SQL data bases are limited in their ability to scale horizontally. It means they cannot distribute data efficiently across multiple servers. It can be a problem when dealing with large amounts of data or when trying to provide high availability. Another limitation of SQL data bases is that they are not as flexible as NoSQL data bases regarding schema changes. Changing your data model without taking your data base offline can make it challenging.

Source: pragimtech

You have heard the term “Scaling database horizontally” in the above paragraph. It means distributing the load to multiple servers. Let’s dive deep into it and learn more about Database Scaling.

Database Scaling

Most people are familiar with the concept of scaling a database vertically. It means adding more resources to an existing data base server to increase performance, which might involve adding more RAM, a faster CPU, or storage.

Horizontal scaling is different. Rather than adding more resources to a single server, horizontal scaling involves adding more servers to a database cluster. We can do it by adding read-only replicas of the data base to different servers. Or, it can include sharding the data base, which means splitting the data into smaller pieces and storing it on other servers.

Which approach is best depends on the situation? Vertical scaling can be easier to implement and can be less expensive. But, it eventually reaches a point where adding more resources to a single server is no longer feasible. At that point, horizontal scaling becomes a necessary solution.

2. NoSQL Databases

NoSQL databases does not use the traditional table-based relational database model. Instead, NoSQL databases are designed to be scalable and flexible, and they use a variety of data models, including key-value stores, document, column-oriented and graph data bases.

Where can we use NoSQL Databases?

e ideal for storing large amounts of data. They are designed to scale horizontally, meaning they can easily add more nodes to the system as needed.

Handling high traffic: They are also suitable for handling high traffic. It is because they are designed to be highly available, meaning they can keep running even if one or more nodes go down.

Processing real-time data: They are also suitable for real-time processing data. It is because they are highly scalable, meaning they can easily add more nodes to the system as needed.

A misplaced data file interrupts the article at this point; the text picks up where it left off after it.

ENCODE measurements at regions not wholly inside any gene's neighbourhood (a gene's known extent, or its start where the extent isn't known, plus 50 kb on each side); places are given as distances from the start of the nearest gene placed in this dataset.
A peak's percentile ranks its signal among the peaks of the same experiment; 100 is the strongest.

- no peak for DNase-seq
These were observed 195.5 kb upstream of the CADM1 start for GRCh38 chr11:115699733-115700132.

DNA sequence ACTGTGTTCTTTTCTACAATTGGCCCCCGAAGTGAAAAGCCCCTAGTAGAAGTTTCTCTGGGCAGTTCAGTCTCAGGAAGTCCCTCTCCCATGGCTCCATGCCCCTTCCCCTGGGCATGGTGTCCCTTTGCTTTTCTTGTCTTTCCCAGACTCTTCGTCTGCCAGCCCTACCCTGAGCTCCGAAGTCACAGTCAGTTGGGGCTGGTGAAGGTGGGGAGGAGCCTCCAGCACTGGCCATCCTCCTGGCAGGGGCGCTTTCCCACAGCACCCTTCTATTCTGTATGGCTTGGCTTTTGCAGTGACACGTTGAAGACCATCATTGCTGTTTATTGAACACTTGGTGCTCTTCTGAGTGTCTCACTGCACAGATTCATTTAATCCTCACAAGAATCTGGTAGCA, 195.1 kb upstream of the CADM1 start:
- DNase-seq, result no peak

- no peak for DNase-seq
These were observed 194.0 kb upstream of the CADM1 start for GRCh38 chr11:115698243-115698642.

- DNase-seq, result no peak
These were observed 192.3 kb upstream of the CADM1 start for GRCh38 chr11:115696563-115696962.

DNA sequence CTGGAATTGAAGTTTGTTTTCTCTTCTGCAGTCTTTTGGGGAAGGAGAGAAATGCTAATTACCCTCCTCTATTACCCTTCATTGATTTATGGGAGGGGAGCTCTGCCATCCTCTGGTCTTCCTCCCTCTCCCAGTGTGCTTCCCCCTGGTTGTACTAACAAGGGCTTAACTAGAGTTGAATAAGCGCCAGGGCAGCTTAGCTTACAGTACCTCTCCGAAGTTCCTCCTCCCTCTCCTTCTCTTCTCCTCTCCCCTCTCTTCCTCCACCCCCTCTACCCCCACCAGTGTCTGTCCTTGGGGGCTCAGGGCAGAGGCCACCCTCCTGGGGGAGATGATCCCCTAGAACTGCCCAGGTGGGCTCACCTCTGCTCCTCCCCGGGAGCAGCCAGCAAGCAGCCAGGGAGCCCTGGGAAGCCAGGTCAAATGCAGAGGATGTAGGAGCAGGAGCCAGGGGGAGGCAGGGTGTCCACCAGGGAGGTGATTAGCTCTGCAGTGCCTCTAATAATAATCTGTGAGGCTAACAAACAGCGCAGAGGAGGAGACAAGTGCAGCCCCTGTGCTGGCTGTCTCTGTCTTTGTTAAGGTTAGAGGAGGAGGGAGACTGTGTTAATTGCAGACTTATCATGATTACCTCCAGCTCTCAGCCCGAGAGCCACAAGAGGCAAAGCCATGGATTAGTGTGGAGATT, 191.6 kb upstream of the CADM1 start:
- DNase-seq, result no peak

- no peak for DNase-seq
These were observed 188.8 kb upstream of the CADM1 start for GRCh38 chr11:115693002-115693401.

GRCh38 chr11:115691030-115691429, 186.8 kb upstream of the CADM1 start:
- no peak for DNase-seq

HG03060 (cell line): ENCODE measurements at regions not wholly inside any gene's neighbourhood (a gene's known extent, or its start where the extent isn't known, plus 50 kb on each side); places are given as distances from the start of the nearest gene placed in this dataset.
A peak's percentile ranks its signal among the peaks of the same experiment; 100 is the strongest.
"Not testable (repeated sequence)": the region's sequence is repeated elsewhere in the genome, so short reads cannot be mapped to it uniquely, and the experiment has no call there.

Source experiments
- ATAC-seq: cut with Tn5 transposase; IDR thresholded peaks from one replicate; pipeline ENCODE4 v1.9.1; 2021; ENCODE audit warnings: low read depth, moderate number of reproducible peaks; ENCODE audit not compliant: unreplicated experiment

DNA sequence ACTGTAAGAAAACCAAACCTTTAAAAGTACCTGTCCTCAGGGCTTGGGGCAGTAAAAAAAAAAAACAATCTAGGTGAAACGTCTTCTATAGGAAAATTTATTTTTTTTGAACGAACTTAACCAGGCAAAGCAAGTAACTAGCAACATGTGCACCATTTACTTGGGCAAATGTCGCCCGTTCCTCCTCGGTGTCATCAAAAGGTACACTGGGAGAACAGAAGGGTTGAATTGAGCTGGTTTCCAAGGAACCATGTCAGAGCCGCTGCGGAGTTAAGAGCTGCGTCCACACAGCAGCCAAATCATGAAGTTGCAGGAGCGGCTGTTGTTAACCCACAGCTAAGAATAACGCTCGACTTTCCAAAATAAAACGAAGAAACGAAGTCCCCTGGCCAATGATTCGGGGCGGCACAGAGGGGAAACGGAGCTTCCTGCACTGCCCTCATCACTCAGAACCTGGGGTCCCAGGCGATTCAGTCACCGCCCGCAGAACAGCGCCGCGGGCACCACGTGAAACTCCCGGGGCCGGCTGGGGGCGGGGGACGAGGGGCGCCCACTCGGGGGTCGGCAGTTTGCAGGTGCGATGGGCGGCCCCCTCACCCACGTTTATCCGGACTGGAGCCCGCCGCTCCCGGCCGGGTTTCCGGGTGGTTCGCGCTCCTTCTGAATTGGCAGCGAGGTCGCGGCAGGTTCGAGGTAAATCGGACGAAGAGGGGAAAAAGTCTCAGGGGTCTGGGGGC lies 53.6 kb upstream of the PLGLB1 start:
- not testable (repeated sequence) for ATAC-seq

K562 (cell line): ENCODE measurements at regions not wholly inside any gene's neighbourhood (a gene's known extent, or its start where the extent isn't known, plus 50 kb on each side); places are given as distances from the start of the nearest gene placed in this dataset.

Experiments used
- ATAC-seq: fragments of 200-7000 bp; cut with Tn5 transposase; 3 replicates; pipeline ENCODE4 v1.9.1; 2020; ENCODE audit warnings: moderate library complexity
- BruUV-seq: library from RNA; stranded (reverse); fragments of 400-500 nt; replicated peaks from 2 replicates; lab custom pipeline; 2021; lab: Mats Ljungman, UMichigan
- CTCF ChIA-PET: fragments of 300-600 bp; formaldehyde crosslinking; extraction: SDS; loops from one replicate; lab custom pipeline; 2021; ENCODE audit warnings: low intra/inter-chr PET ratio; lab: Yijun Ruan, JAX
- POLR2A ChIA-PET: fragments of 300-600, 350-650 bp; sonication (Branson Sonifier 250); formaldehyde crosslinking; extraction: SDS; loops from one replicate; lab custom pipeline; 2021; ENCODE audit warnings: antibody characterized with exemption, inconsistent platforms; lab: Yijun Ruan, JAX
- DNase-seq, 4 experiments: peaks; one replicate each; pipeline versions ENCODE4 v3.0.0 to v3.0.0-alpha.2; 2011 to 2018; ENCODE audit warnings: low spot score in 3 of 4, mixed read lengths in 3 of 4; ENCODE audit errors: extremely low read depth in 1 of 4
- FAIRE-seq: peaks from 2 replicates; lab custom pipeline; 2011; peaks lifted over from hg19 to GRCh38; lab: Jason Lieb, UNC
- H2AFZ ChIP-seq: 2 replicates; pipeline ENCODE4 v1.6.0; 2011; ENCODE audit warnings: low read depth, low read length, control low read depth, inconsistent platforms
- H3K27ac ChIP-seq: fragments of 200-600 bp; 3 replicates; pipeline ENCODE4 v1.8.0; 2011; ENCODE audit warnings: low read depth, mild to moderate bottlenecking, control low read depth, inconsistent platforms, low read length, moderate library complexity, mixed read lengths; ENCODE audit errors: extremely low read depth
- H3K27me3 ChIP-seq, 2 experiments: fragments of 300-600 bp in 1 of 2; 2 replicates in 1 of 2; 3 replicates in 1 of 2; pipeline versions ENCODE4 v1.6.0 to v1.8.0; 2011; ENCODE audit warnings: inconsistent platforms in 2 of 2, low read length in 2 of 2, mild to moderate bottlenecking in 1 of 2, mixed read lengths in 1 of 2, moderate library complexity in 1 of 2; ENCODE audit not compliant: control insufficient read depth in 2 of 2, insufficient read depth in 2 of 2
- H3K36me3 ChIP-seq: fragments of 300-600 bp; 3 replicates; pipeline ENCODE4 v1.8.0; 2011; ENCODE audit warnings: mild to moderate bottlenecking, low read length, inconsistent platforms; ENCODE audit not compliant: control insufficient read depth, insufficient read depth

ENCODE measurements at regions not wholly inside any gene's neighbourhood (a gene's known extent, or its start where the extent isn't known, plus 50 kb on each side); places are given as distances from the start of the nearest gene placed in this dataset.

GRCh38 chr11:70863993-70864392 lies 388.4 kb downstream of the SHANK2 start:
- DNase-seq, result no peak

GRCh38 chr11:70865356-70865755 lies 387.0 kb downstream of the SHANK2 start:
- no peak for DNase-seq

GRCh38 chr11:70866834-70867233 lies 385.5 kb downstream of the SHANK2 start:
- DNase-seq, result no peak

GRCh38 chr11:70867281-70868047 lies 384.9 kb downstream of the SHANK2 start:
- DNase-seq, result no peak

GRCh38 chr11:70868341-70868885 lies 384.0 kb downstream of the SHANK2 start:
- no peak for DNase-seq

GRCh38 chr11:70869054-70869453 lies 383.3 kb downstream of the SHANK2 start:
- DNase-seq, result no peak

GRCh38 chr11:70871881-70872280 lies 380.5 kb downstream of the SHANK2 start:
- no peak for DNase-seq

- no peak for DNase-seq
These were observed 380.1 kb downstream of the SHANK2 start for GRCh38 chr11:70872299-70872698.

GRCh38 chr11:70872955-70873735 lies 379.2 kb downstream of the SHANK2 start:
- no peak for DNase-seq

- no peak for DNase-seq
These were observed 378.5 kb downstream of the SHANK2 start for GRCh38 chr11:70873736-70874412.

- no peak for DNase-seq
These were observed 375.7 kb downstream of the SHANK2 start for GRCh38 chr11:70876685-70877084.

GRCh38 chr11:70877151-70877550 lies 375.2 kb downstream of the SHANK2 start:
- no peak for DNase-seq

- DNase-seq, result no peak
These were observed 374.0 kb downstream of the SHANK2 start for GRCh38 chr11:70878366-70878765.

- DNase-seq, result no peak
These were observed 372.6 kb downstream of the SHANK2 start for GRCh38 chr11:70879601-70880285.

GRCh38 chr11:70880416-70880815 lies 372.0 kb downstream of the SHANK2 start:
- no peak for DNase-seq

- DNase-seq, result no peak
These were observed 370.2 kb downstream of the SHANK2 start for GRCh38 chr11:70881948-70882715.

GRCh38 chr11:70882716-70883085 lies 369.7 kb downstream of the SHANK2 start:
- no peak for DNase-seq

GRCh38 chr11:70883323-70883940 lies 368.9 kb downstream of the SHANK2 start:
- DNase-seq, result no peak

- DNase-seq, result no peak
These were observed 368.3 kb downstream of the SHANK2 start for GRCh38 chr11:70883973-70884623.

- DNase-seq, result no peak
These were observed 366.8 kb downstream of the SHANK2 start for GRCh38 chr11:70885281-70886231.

Limitations

NoSQL databases have many benefits, but they also have some limitations. One significant rule is that they are not well-suited for transactions that span multiple records. It do not support joins, which are necessary for transactions that update multiple records. Another limitation is that NoSQL data bases can be less consistent than traditional relational databases. It often do not enforce data integrity rules, such as foreign key constraints. Finally, it can be more difficult to query than relational databases. They often do not support standard query languages, such as SQL.

Source: educba

3. Graph Databases

A graph database is a database that represents and stores data using graph topologies with nodes, edges, and characteristics, enabling semantic searches. A crucial system idea is that the graph directly links data elements in the storage. We may immediately link data in the store together thanks to the relationships, and in many situations, we can access it with only one action. Although they have a distinct data model, graph databases are comparable to relational databases.

Where can we use Graph Databases?

There are a few different graph databases, and each has its use cases. Here are some examples of where you might use a graph database:

Social media networks use graph databases to map out relationships between users.

Fraud detection systems use graph databases to identify behavior patterns that may indicate fraudulent activity.

Recommendation engines use graph databases to find similar items and recommend them to users.

Networking and IT systems use graph databases to map out and visualize complex relationships between data.

Limitations

There are a few potential limitations of graph databases to be aware of:

They can be more complex to query than other databases. It is because you often have to traverse the graph to find the data you’re looking for, which can be time-consuming.

It can be more challenging to scale than other databases. Because each node in the graph is connected to other nodes, adding more nodes can quickly become complicated.

They can be less reliable than other types of databases. It is because the data in a graph database is often spread across many different nodes, making it challenging to keep track of everything.

Source: singhnaveen

Other Popular Databases 4. Object-Oriented Databases

These databases store objects, attributes, and methods, making them suitable for object-oriented programming. They enable complex data structures and support inheritance and encapsulation. Examples include db4o and Versant.

5. Hierarchical Databases

Hierarchical databases organize data in a tree-like structure, where each record has a parent-child relationship. They are suitable for storing data with one-to-many relationships. IBM’s Information Management System (IMS) is an example of a hierarchical database.

6. Network Databases